Deprived of her PTSD defense, Ms. Odeh argued that she misunderstood the questions related to her criminal convictions. She said that she thought the questions were about her time in the U.S., and that she had nothing to hide and did not need to lie. She apparently testified about her alleged torture at the United Nations in 1979, and as her lead attorney said, “It was well known that she was convicted, and traded [in a prisoner exchange]. The U.S. Embassy knew it, the State Department knew it, and Immigration should have known it.” Neither of these points is very convincing. First, Ms. Odeh clearly had a very good reason to lie--if the U.S. government knew about her conviction on terrorism charges, she would likely have been denied a visa and citizenship. Second, her attorney's claim that she did not have to answer the questions truthfully since the U.S. government was already aware of her conviction is simply bizarre (as if some USCIS bureaucrat in 2004 would magically be aware of Ms. Odeh's testimony before the UN in 1979).


    The most (and to me, only) convincing argument made by Ms. Odeh is that her prosecution stems from an improper government investigation that targeted Palestinian activists and others who were exercising their First Amendment rights. Ms. Odeh filed an unsuccessful motion to dismiss relying on this theory. The investigation in question was brought against 23 anti-war and Palestinian activists, and after 3+ years, has not resulted in any indictments. During the course of the investigation, the government of Israel turned over documents to the United States. It is these documents that purportedly led to the discovery of Ms. Odeh's imprisonment (and hence the discovery that she lied on her immigration forms). The failure of the underlying investigation to reach any conclusion suggests that it might have been improper and, if so, perhaps the discovery related to Ms. Odeh was unlawful (fruit of the poison tree and all that). I suppose we will see what comes of this argument on appeal. But of course, even if Ms. Odeh is correct about the improper investigation, and even if she ultimately wins with this issue on appeal, that does not change the fact that she lied on her forms.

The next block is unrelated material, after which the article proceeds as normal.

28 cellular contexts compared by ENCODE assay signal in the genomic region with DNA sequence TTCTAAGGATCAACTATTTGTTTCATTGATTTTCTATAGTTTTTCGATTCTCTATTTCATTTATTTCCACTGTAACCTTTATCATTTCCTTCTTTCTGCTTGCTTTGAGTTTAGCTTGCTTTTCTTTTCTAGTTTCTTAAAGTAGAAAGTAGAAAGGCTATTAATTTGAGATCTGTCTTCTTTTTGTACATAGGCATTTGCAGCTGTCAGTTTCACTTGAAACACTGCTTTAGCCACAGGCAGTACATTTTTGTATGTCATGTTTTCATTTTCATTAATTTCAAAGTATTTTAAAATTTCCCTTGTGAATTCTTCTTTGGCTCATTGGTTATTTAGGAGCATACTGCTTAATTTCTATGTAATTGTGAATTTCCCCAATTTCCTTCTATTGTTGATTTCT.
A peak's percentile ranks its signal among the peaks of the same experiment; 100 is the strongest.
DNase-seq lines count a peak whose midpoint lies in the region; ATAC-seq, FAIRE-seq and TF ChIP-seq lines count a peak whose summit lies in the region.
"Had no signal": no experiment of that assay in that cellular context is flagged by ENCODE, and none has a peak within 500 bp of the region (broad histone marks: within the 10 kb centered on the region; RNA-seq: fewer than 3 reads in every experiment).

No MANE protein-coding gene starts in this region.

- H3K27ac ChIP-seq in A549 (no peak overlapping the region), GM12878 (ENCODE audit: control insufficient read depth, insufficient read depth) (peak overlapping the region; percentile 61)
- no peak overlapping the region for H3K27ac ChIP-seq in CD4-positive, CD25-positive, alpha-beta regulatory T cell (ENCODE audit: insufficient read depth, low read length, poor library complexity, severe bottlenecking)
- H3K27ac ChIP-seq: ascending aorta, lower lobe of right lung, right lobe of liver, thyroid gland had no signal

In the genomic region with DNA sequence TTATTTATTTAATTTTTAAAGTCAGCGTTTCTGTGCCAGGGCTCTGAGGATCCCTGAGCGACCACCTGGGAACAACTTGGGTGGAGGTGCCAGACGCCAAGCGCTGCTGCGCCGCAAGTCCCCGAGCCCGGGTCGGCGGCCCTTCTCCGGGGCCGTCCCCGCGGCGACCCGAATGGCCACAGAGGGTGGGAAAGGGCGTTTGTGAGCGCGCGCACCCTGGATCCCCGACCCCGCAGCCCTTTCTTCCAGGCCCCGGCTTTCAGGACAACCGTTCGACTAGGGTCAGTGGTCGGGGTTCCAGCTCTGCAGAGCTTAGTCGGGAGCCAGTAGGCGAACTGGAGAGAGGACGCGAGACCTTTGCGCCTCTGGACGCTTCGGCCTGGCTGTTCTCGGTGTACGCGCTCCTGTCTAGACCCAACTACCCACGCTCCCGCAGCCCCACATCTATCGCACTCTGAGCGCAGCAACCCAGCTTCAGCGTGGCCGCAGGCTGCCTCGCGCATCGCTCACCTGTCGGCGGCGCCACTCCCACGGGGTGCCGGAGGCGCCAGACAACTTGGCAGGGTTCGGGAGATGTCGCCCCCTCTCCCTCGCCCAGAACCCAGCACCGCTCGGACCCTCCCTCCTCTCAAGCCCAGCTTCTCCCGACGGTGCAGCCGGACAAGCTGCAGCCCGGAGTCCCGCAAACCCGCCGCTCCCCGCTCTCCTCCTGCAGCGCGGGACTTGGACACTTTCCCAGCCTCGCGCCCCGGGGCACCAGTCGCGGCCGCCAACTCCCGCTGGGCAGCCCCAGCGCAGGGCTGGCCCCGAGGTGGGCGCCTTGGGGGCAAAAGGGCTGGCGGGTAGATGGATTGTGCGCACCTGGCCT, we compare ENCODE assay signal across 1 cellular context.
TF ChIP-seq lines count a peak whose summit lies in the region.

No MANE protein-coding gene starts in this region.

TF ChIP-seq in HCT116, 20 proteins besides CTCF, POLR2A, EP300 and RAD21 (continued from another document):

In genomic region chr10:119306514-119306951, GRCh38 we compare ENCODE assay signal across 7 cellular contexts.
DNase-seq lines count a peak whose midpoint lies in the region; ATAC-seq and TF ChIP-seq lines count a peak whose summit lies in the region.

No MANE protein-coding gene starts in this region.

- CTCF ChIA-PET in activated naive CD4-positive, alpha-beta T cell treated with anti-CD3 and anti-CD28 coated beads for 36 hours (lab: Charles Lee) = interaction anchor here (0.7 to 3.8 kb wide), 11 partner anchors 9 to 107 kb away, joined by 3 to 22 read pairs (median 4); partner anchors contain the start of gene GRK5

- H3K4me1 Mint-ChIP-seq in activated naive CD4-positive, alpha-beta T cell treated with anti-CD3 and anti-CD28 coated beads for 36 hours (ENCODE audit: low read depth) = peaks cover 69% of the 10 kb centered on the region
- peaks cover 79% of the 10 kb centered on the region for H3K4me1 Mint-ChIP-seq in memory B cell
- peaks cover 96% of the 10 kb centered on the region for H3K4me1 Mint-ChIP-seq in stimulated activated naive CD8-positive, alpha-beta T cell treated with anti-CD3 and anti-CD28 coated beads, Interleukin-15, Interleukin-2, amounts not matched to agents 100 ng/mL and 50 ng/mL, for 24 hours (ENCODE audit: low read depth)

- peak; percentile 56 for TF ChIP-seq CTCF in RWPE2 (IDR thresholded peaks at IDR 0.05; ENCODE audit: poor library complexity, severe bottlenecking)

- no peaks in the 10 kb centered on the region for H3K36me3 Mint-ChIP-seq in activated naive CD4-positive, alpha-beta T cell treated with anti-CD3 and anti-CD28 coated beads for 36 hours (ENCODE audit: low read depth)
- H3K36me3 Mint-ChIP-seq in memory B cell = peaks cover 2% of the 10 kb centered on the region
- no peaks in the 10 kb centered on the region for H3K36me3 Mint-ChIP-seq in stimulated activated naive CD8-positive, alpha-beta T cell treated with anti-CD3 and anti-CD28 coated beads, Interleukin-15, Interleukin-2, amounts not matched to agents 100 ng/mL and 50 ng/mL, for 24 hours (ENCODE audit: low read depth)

Finally, it is interesting to see how people’s views of the Israeli-Palestinian conflict affect their views of Ms. Odeh’s case. To her supporters, this case is about Israeli torture of Palestinians. They seem to accept Ms. Odeh’s explanation that she is innocent, that she was tortured into confessing, that any mistakes on the form were either a misunderstanding or a result of her PTSD, and that the whole case is an effort by the U.S. government to undermine the Palestinian cause.


    While I largely sympathize with the Palestinian side, I find Ms. Odeh's explanations hard to accept. To me—and apparently to the jury—the case is much simpler than all that. The question is, Did Ms. Odeh knowingly lie on her immigration and naturalization forms? The jury found that she did. Despite all the craziness surrounding her case, and whether she is a victim or a villain, the simplest and most likely explanation here is that Ms. Odeh lied about her imprisonment in order to obtain an immigration benefit from the United States. If so, she received the conviction she deserved.

    Originally posted on the Asylumist: www.Asylumist.com.